John Samy is a notorious fellow ,so much so that his wife Arti Samy converted to lesbianism and left him way back in the 1980's. Then he went on to steal somebody's briefcase at Nadi Airport. What kind of low life is this leech?
He has partnered with a few dubious "christian " indians from Suva to further the bullshit he is spreading.
As a matter of fact ,where was is he before the coup? Was he the main player in Auckland with John Prasad,Radio Tarana ,Khaiyums and a few unknown leeches planning the mayhem?

Anonymous said...

If slimey sami really loved Fiji what has he contributed to the country so far apart from siphoning further millions of dollars for his scam farter charter. If he was genuinely true to Fiji he would done his work for free then we'll believe. Otherwise he is just a carpet beggar who with others flew the the nest after crapping in it. He has lost credibility and should just remain silent with his ill gotten gains.

Anonymous said...

John Samy, you're a thief and you will always carry that with you. Its funny how you wana grease up Voceke's ass to make yourself look good. Well it doesn't matter how high up Voceke's ass you get, you will always be known as a thief.

As for kamlesh kulina Kumar, this no-school wannabe has lost the plot and he should check himself into St Giles urgently because he needs a lot of help.

Radiolucas said...

@ Anon 12:43pm

"He has lost credibility and should just remain silent with his ill gotten gains."

Well said. Samy likes to believe, in his own mind, that he did what he did for the nation.

I have even seen him claim that he was "against" the regime - how he intended to justify it, noone knows. He lives and fiction and like a few others e.g. Nik Naidu, they would sell everyone to the regime in the hope that it would somehow "fix" the nation. I suspect that they are all just pseudo-coup supporters with personal agendas in play.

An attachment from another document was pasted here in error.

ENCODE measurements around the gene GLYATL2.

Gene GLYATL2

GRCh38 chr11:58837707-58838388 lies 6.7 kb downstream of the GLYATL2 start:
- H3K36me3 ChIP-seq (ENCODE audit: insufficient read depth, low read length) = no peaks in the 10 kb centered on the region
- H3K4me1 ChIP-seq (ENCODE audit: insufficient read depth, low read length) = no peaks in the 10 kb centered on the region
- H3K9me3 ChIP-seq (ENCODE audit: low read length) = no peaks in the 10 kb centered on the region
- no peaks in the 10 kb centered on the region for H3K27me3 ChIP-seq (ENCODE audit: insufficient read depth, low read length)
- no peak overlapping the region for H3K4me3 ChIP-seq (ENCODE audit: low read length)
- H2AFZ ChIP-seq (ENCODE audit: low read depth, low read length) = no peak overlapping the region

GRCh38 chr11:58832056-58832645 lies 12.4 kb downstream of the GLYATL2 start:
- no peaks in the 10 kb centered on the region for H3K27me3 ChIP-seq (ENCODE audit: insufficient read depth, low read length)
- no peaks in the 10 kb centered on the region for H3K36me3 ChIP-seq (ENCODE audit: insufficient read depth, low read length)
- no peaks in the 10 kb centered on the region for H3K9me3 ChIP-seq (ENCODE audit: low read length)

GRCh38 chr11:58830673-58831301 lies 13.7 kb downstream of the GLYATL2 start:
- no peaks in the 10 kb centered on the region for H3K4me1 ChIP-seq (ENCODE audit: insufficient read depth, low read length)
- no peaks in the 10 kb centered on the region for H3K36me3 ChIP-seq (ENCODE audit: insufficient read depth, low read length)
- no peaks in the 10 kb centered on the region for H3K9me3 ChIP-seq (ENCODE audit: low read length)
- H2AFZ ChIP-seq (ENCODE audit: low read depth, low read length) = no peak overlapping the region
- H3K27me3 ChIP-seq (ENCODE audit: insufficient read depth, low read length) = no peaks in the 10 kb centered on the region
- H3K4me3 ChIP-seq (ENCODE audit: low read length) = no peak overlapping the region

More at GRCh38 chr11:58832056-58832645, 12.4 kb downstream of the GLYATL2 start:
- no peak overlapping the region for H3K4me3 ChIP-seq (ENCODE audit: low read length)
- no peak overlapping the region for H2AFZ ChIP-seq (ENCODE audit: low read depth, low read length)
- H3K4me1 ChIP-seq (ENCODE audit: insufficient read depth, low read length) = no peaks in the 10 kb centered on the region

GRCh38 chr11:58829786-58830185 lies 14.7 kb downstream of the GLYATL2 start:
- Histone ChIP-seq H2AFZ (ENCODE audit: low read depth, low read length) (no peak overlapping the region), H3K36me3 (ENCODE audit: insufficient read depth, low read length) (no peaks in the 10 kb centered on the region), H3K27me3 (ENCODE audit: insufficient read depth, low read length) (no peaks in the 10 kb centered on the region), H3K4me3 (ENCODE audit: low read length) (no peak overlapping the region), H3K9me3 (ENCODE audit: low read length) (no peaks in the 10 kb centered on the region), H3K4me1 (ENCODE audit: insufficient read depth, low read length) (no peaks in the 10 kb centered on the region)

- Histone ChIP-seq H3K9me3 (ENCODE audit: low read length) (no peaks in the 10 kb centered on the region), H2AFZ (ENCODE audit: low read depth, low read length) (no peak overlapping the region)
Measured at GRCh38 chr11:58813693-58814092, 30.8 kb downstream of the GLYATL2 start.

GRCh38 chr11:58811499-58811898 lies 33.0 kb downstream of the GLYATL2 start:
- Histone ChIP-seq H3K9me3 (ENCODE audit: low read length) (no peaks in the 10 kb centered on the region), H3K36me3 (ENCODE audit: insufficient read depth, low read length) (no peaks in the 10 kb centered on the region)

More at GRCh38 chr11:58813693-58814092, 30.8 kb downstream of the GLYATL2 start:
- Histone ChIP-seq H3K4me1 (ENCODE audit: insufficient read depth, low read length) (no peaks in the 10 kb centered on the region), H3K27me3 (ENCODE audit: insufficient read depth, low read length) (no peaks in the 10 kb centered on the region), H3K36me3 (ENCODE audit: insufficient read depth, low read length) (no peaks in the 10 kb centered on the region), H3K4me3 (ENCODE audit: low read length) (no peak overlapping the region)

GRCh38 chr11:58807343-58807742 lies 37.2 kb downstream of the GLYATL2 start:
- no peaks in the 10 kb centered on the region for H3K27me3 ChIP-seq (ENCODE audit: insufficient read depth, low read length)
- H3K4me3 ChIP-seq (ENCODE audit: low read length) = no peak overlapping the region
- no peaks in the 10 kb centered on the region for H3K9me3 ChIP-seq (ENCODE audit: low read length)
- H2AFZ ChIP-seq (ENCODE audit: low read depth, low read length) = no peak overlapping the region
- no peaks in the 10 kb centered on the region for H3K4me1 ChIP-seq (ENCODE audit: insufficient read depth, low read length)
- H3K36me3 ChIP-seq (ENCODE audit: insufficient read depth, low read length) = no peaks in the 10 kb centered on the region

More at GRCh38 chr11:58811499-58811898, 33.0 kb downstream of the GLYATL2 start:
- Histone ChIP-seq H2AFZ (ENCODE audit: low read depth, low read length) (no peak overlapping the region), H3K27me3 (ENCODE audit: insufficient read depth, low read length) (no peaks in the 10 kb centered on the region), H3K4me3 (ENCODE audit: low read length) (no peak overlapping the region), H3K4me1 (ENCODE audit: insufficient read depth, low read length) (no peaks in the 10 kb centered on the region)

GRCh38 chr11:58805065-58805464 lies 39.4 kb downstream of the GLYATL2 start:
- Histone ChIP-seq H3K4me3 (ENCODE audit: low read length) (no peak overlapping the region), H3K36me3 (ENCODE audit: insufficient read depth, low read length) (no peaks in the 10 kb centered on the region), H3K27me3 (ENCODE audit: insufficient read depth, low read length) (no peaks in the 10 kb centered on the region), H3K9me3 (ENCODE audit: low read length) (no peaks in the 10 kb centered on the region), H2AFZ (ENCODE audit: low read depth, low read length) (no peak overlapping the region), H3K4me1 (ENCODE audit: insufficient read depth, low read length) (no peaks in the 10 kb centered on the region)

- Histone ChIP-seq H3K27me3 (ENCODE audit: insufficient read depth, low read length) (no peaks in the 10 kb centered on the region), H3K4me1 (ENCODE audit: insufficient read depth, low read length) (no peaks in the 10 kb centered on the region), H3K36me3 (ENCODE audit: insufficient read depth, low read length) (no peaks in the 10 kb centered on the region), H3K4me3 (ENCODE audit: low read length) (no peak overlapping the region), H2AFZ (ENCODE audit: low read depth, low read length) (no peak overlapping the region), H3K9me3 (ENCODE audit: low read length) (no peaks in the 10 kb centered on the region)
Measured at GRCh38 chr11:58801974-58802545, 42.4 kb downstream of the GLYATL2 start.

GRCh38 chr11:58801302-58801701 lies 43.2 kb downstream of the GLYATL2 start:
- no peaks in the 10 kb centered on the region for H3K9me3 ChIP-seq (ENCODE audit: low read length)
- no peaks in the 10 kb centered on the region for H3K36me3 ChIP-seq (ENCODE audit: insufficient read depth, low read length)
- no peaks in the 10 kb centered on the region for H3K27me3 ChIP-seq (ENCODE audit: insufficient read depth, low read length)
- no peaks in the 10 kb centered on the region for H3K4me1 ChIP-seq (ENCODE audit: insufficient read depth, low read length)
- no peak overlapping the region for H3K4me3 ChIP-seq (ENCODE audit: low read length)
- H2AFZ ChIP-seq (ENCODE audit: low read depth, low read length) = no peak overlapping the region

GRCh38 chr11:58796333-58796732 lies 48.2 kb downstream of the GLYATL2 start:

Anonymous said...

To those living here in Fiji, has anyone noticed that despite a decree against gossiping, the Fiji Sun is yet allowed to publish a gossip column called coconut wireless???? Mmmmm, typical!!!

Anonymous said...

Who are the other 11 idiots?

Anonymous said...

No immunity

Anonymous said...

Do you have the names of the 12 others, please?

Kiwilad said...

It is important to know who the others are with John in this submission. Moreover, are they prepared to return to Fiji, take Fiji citizenship and surrender their NZ citizenship in order to stand for parliament with Baini?

Anonymous said...

John Samy is a notorious fellow, so much so that his partner in treason, Aiyaz Sayed-Khaiyum, converted to heterosexuality and booted him out of the regime.

Anonymous said...

Yes, these are the type of thieves
crooks and asseoles we need to bring back to Fiji,after we return
to democratic election, and tries for treason!!!
I have no problem in pulling the noose up his frieken neck!!!
Hey guys keep these asseoles name
in your list of people to be hanged
when we're back to normality!john samy you're number#1 bastard in my
list of coup conspirator to be hanged.

Anonymous said...

saw John Sami walking up to PMs office 3 weeks ago,,,